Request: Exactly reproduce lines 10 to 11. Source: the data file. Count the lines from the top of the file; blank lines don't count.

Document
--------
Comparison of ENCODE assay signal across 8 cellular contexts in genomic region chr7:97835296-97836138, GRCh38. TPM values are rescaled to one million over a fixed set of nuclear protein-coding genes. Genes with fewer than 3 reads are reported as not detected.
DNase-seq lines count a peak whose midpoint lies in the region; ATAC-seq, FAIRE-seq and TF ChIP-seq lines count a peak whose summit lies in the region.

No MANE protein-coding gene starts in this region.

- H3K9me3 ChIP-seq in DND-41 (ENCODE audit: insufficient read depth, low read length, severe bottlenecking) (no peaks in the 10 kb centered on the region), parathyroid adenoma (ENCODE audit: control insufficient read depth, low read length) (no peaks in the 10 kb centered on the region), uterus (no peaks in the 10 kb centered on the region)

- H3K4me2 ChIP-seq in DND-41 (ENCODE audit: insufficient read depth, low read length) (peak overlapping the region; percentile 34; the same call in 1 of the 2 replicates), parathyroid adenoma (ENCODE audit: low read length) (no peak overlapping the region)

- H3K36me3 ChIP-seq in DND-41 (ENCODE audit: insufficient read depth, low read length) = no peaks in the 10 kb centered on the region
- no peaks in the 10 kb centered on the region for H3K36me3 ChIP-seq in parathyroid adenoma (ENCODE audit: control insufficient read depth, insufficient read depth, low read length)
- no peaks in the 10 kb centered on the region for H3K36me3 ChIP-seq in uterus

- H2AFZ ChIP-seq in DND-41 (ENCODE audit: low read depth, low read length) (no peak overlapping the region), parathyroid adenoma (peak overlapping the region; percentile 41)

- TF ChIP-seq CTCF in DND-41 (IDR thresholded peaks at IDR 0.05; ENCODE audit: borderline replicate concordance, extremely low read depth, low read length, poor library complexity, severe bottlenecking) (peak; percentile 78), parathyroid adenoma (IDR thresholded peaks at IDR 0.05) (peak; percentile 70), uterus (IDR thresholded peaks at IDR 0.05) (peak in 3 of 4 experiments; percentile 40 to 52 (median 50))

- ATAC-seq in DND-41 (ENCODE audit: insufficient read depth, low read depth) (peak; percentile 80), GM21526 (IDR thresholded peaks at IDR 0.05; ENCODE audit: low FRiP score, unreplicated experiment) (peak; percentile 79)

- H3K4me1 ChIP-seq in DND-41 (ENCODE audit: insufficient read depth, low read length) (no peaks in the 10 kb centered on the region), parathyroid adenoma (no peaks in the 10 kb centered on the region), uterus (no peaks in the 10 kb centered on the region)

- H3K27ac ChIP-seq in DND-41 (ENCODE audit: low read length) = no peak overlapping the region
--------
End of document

- TF ChIP-seq CTCF in DND-41 (IDR thresholded peaks at IDR 0.05; ENCODE audit: borderline replicate concordance, extremely low read depth, low read length, poor library complexity, severe bottlenecking) (peak; percentile 78), parathyroid adenoma (IDR thresholded peaks at IDR 0.05) (peak; percentile 70), uterus (IDR thresholded peaks at IDR 0.05) (peak in 3 of 4 experiments; percentile 40 to 52 (median 50))

- ATAC-seq in DND-41 (ENCODE audit: insufficient read depth, low read depth) (peak; percentile 80), GM21526 (IDR thresholded peaks at IDR 0.05; ENCODE audit: low FRiP score, unreplicated experiment) (peak; percentile 79)